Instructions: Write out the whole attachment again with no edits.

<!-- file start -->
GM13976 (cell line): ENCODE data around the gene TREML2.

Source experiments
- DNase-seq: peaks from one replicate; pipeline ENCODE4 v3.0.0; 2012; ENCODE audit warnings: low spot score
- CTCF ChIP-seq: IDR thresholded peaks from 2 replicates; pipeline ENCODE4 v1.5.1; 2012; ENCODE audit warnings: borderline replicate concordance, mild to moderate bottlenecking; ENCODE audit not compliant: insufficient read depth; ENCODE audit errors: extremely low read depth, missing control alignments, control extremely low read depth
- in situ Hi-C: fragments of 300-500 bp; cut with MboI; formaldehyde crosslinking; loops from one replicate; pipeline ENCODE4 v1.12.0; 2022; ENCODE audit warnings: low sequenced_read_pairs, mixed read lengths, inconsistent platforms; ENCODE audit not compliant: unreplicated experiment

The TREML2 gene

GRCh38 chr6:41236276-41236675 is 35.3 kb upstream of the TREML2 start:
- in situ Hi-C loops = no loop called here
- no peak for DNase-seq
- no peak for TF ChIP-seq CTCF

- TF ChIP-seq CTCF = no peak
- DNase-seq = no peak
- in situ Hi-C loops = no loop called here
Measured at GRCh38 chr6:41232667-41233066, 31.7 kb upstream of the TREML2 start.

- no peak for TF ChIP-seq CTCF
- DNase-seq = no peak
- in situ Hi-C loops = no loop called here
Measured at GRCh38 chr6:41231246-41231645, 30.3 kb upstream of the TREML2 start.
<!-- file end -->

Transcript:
GM13976 (cell line): ENCODE data around the gene TREML2.

Source experiments
- DNase-seq: peaks from one replicate; pipeline ENCODE4 v3.0.0; 2012; ENCODE audit warnings: low spot score
- CTCF ChIP-seq: IDR thresholded peaks from 2 replicates; pipeline ENCODE4 v1.5.1; 2012; ENCODE audit warnings: borderline replicate concordance, mild to moderate bottlenecking; ENCODE audit not compliant: insufficient read depth; ENCODE audit errors: extremely low read depth, missing control alignments, control extremely low read depth
- in situ Hi-C: fragments of 300-500 bp; cut with MboI; formaldehyde crosslinking; loops from one replicate; pipeline ENCODE4 v1.12.0; 2022; ENCODE audit warnings: low sequenced_read_pairs, mixed read lengths, inconsistent platforms; ENCODE audit not compliant: unreplicated experiment

The TREML2 gene

GRCh38 chr6:41236276-41236675 is 35.3 kb upstream of the TREML2 start:
- in situ Hi-C loops = no loop called here
- no peak for DNase-seq
- no peak for TF ChIP-seq CTCF

- TF ChIP-seq CTCF = no peak
- DNase-seq = no peak
- in situ Hi-C loops = no loop called here
Measured at GRCh38 chr6:41232667-41233066, 31.7 kb upstream of the TREML2 start.

- no peak for TF ChIP-seq CTCF
- DNase-seq = no peak
- in situ Hi-C loops = no loop called here
Measured at GRCh38 chr6:41231246-41231645, 30.3 kb upstream of the TREML2 start.